Power rankings are always interesting. They're just a guess and a snapshot in time, but it's a curiosity to see how teams are viewed by others.
Former boss Peter King is always a sort of bellwether around the league. I mean, he's not the most astute analyst of the game itself — he'd admit that — and can be turned by headwinds, but he talks to a lot of people around the league and often draws his observations from those conversations. So, to me, King's thoughts are worth more than the proverbial grain of salt.
So when I read that King had the Patriots 21st — behind such annual heavyweights like the Bears, Cardinals, Dolphins and Broncos — I just about spat out my coffee. A few of my thoughts:
Peter does know Bill Belichick is still coaching the team, right?
He does remember 2008, when the Patriots lost Tom Brady in the first game and went 11-5 with Matt Cassel, right? (Yes, you can point out the strength of schedule and that this was the year after the Patriots went 16-0, but it's also the year before they were 10-6 and blown out at home in the playoffs, so...).
The Dolphins?! ... So the Patriots, who have finished at least tied for the best record in the division since 2000, are suddenly going to finish behind the Bills AND the Dolphins?!
Look, I get it. Brady's gone. The offense was bad last year and on paper shouldn't be improved. Lost some defenders. Tough schedule. And here's King's reasoning:
21. New England (12-5, lost AFC wild-card game to Tennessee 20-13)
Well, Bill Belichick and the Patriots are set up to answer the age-old question: Can Belichick win without Tom Brady? In regular-season games in his coaching career, Belichick’s teams are 219-64 with Brady starts, and 54-63 when he doesn’t. Without Brady, Belichick’s won at a .462 clip. With Brady, it’s .774.
This year reminds me of Belichick’s first year or two in New England, when he and Scott Pioli got the cap right by making do with lesser players and the highest-paid player in football, Drew Bledsoe. By 2002, it was Brady’s team, and he flourished. Now, after jettisoning Brady, Rob Gronkowski, center Ted Karras, kicker Stephen Gostkowski and keystone linebackers Kyle Van Noy, Elandon Roberts and Jamie Collins, Belichick and Nick Caserio can clean out the cap and rebuild.
The reviews on the 133rd pick in the 2019 draft, Jarrett Stidham, are good, but the shadow of the 199th pick in 2000 will always be a long one for anyone who plays quarterback in New England. There is no book on Stidham, a tough kid who will not be afraid of the hot seat, but his goal is to keep New England in games and leave the Patriots with a decision to make on a quarterback in the 2021 draft. Whatever happens, America will be watching: Four of their final nine games will be in prime time. I think this season breaks the Patriots’ 11-year stranglehold on the AFC East, but I’m pretty sure everyone in that building wants to rub our faces in such predictions, and that’s a great motivator.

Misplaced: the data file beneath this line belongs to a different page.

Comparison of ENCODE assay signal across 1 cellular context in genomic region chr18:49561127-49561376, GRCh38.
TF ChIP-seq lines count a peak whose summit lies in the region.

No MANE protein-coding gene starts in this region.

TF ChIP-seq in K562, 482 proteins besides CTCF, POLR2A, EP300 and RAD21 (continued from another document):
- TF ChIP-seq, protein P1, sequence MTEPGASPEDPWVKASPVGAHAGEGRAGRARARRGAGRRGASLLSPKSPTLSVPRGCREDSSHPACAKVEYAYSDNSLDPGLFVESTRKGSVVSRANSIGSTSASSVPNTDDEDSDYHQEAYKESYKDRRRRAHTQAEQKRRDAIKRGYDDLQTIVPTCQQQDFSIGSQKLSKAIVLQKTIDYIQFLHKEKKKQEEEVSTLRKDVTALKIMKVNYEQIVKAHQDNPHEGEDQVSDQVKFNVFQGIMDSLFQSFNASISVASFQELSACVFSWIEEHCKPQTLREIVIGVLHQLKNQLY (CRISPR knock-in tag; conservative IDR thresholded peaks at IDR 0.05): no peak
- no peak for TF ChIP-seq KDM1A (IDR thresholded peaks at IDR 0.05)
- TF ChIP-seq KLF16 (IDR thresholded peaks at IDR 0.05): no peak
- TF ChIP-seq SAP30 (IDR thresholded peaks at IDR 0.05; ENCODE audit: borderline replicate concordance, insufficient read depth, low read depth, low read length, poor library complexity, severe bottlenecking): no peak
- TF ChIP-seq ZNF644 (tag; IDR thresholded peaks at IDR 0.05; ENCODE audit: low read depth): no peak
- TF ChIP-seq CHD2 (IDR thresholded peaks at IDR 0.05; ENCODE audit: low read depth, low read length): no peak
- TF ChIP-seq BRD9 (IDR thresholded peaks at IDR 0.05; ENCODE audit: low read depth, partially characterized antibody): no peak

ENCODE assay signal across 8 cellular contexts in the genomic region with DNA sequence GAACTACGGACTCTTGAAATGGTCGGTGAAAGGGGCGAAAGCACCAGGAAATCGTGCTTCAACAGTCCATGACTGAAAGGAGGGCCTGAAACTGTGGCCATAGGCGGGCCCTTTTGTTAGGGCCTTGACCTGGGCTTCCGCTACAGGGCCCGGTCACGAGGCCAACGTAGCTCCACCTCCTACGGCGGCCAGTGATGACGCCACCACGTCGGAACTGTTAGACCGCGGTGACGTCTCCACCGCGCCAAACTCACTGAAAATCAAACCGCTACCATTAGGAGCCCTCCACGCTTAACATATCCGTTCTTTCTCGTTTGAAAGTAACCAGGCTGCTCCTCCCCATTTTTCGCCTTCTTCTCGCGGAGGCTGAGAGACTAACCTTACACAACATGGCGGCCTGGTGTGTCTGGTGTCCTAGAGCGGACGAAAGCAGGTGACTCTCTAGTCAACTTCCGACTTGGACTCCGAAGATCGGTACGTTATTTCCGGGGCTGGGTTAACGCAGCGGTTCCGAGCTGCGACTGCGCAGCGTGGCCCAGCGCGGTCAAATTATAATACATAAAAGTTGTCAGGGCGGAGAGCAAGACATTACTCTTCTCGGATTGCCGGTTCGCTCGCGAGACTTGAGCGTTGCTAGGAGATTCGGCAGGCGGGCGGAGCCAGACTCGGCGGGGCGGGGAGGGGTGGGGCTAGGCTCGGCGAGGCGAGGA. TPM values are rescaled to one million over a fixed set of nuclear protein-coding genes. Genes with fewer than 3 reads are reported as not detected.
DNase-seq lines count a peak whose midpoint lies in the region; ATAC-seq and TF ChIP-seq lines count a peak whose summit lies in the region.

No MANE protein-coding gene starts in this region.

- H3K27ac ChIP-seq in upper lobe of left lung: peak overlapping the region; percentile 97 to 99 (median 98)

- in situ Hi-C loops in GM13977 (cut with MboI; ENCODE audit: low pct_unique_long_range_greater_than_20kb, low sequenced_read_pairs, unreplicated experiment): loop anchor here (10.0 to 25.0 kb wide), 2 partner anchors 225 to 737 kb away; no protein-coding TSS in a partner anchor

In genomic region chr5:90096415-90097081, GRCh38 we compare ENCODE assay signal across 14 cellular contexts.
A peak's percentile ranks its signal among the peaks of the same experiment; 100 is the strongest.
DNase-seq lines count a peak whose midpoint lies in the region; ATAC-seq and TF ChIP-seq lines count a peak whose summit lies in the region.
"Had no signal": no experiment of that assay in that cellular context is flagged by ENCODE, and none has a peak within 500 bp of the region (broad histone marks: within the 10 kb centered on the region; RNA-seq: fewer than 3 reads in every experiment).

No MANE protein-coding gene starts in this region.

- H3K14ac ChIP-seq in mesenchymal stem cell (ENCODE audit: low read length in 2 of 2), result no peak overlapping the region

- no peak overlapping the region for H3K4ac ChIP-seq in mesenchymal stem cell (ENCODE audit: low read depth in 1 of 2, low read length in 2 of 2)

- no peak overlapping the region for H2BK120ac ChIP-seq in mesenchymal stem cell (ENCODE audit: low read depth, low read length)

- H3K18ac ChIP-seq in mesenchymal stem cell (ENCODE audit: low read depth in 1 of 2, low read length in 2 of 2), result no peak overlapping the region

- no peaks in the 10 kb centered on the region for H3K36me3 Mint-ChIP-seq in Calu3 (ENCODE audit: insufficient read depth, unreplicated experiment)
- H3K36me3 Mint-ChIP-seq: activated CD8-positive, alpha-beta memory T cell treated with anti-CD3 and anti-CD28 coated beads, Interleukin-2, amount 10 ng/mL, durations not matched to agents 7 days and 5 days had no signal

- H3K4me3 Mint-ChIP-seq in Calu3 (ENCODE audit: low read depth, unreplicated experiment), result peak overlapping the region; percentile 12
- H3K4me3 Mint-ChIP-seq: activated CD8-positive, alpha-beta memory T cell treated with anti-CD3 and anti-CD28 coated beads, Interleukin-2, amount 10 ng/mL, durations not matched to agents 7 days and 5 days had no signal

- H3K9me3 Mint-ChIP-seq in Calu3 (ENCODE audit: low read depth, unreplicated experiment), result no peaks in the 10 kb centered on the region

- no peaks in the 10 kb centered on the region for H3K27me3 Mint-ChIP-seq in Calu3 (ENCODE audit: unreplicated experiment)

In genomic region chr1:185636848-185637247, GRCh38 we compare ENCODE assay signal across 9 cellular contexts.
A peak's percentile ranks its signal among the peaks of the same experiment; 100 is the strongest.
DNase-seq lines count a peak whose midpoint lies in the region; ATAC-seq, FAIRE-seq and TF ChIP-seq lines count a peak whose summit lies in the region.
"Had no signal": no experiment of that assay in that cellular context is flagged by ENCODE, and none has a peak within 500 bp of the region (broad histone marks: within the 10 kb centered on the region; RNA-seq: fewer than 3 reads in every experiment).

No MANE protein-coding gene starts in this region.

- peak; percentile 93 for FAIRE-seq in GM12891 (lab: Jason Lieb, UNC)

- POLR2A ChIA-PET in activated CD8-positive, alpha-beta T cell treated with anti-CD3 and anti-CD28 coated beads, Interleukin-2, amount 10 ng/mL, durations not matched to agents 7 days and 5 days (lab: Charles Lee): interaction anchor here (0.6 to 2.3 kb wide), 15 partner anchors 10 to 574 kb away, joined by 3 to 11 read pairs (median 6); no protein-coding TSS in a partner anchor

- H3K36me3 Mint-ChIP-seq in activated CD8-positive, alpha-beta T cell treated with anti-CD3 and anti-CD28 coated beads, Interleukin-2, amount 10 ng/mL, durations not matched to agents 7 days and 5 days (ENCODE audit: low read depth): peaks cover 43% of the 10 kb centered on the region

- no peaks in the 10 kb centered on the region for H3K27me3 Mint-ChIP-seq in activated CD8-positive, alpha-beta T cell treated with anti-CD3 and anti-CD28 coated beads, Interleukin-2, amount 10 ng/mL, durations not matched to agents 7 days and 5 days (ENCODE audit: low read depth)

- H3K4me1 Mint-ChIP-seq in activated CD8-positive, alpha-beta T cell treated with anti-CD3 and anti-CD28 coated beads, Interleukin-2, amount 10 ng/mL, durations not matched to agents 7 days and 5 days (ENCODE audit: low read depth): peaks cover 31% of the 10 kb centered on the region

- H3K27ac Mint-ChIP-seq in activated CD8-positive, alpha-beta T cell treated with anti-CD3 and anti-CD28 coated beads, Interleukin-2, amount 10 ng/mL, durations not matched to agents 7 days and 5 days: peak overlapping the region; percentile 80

Yes, Peter, all of New England can't wait to bleh you, starting with the first game of the season.
But it's easy to criticize someone else's rankings, so you know what that calls for ... The Big Boy Summer Power Rankings. Where did the Patriots fall? Read on:
1. Chiefs (12-4 in 2019, 11.5 o/u wins)
I never love repeat winners, especially those players and coaches with no experience doing it — it's nearly impossible to get the same buy-in after you've scaled the mountain peak — but this pandemic could work to the Chiefs' advantage because the hangover has been wiped away and everyone should have gotten plenty of rest. Patrick Mahomes is so good, as long as he's healthy.
2. Ravens (14-2, 11.5 o/u)
Outside of losing Marshal Yanda to retirement — and that's a huge, huge loss — Baltimore has had just about a perfect offseason, including Greg Roman not getting a head coaching job. If this draft class delivers, there will be no more excuses for Lamar Jackson not winning multiple playoff games.
3. 49ers (13-3, 10.5 o/u)
A supremely talented team, this season will be the definitive referendum on Jimmy Garoppolo and Kyle Shanahan. We'll give them a partial pass for their first time on the big stage, but are they just regular-season heroes who choke in the postseason? We'll know after this season. The NFC is theirs again. Speaking of chokers...
4. Saints (13-3, 10.5 o/u)